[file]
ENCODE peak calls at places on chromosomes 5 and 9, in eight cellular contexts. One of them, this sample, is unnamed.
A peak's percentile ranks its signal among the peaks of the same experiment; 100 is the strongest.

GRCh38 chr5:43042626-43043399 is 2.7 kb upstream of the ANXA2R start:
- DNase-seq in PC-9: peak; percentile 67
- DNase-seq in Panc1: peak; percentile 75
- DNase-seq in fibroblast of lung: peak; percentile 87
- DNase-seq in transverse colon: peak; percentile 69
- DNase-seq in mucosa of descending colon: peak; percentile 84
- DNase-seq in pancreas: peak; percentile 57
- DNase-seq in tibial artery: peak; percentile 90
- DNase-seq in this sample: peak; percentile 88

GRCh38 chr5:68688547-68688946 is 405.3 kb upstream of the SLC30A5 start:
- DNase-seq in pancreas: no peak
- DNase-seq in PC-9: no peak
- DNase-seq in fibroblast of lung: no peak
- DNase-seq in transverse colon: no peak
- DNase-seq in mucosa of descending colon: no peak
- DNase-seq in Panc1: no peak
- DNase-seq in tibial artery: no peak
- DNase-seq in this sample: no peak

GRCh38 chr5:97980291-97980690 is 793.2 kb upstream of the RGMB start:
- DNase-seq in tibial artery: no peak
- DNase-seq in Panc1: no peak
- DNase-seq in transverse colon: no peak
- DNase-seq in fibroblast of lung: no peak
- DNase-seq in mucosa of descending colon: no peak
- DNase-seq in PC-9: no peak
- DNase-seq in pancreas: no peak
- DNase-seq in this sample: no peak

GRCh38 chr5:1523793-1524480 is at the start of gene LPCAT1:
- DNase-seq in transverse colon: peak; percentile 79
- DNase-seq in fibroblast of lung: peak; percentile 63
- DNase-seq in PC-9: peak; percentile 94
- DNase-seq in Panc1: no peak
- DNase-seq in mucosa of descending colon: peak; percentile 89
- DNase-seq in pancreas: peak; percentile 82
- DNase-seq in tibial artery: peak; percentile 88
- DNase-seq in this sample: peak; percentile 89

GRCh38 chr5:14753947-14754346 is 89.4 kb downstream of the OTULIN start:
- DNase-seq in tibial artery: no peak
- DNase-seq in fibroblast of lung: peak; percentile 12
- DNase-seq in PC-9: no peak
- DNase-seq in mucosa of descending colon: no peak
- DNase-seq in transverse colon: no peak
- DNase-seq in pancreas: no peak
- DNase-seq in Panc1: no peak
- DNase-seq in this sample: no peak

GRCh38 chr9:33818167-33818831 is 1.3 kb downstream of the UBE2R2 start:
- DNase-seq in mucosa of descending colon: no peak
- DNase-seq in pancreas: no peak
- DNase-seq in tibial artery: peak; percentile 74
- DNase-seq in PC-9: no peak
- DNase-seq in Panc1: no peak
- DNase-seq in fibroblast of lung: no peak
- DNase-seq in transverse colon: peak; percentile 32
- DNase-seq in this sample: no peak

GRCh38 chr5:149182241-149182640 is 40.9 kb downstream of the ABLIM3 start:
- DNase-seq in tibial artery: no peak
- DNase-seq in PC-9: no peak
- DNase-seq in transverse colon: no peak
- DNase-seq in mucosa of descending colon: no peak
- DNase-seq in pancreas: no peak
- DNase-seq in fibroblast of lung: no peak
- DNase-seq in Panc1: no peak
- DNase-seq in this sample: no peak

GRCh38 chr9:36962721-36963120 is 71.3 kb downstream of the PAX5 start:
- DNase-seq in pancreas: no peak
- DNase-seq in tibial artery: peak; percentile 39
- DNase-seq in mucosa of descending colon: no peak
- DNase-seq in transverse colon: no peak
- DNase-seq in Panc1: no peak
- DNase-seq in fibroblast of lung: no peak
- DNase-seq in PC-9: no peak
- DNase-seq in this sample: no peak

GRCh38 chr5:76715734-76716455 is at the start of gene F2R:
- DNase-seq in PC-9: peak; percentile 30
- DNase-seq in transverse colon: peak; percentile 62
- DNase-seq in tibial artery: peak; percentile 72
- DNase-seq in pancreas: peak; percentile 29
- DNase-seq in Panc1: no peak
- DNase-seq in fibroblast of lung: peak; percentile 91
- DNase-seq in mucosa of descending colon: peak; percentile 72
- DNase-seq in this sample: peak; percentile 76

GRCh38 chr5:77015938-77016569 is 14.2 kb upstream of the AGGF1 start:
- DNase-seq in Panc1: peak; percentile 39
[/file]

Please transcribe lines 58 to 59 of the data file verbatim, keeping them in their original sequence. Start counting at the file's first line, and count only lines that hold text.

- DNase-seq in tibial artery: no peak
- DNase-seq in PC-9: no peak